5.  [CHURCH LIFE] We then ask them to explain their understanding of what it means to be a member.  We ask them about having read and committed to the church covenant (attending, praying, giving, serving, submitting to leadership, etc.), read and agreed with our church confession (giving opportunity to answer any doctrinal questions they might have), and understand and adhere to our practice of church discipline (bringing out both formative and corrective discipline).

6. [MINISTRY] We ask them to describe where they are spiritually (struggling, growing, new Christian, etc.), including their family life (if applicable).  We also ask them to share with us how they believe God has gifted them spiritually, what they are passionate about, and where they see them serving to edify the body of Christ.  Because our small groups is such an integral part of our body life, we ask them about their participation and involvement in our growth groups as well.

7.  [MISSION] Lastly, we ask them about our core practices in mission, included our multi-ethnic commitment locally, our passion to be a church planting church, and our desire to see members involve in international missions.

8. [THEIR QUESTIONS] Before we conclude with the interview, we ask them if they have any questions for us and if there is anything that would prevent them from fulfilling their commitment to our church. We then explain the follow-up process and vote and close with prayer.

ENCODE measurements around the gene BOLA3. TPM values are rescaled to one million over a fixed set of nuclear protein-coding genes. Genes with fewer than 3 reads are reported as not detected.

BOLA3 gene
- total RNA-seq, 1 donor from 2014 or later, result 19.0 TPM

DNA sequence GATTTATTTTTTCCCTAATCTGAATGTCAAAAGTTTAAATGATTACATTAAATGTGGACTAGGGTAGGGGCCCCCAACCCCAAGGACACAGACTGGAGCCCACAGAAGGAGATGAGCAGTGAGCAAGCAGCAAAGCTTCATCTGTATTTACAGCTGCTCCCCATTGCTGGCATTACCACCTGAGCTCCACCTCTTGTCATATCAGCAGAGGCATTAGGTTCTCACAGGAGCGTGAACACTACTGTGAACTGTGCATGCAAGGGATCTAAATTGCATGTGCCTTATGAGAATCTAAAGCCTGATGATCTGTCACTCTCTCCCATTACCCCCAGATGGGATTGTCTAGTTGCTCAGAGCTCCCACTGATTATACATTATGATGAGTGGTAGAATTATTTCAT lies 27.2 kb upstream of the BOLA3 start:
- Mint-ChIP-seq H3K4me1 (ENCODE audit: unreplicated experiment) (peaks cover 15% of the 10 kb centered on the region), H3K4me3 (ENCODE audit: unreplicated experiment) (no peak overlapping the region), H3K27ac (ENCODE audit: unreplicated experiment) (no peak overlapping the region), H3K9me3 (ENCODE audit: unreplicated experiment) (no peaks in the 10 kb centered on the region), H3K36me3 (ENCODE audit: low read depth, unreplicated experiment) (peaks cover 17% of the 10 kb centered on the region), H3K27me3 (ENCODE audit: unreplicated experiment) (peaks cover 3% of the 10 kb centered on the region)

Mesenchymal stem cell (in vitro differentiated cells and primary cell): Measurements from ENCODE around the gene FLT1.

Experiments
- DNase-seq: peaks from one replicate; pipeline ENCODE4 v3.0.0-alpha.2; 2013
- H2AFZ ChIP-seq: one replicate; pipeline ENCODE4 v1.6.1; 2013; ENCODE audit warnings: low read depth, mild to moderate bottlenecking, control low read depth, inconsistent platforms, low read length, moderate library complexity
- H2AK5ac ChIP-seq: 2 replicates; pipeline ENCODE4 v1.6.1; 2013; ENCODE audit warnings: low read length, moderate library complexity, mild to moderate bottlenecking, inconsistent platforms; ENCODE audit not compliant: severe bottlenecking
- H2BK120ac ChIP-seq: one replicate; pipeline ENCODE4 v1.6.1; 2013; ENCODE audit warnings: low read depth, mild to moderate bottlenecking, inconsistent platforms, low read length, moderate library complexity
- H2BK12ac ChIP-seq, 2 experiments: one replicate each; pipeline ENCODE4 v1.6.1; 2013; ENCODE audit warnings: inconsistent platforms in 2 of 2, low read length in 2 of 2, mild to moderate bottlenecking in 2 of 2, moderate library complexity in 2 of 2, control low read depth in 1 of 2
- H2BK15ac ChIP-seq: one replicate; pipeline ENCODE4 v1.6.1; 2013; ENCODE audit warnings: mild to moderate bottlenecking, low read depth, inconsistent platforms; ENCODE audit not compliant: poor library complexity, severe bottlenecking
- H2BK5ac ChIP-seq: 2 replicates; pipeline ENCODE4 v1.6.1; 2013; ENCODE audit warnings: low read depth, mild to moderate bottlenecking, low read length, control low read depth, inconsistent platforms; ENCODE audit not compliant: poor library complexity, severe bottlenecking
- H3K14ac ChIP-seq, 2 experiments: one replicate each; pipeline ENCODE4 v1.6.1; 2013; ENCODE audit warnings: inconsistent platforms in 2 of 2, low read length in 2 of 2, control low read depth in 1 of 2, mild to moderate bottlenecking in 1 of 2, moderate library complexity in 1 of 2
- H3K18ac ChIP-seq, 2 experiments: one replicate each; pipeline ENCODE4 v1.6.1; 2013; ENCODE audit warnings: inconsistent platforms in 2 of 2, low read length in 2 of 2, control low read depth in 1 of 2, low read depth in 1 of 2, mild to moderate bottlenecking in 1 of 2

A couple of docs we have been trying to develop is (1) a list of specific questions to ask along these various areas of the interview, and (2) an assessment form for the membership interview where we can put our thoughts/comments on record (it easy to forget, for instance, what they said their spiritual gift was).  Another thing we are beginning to do is record their testimonies on video with the creation of a “Grace Story Center” where we have a growing collection of testimonies of God’s saving grace available to the public.

Congregational Vote and Formal Welcoming

Unless there are reservations from the elders after the membership interview, the following Wednesday night prayer meeting begins with the elders presenting to the congregation the prospective members for a formal vote to accept them into membership.  The elders give a brief summary of the membership interview and how they are coming (by baptism, statement, letter) to join, followed by an opportunity to discuss the matter.  As far as my memory can tell, I do not recall any vote that has not been approved unanimously.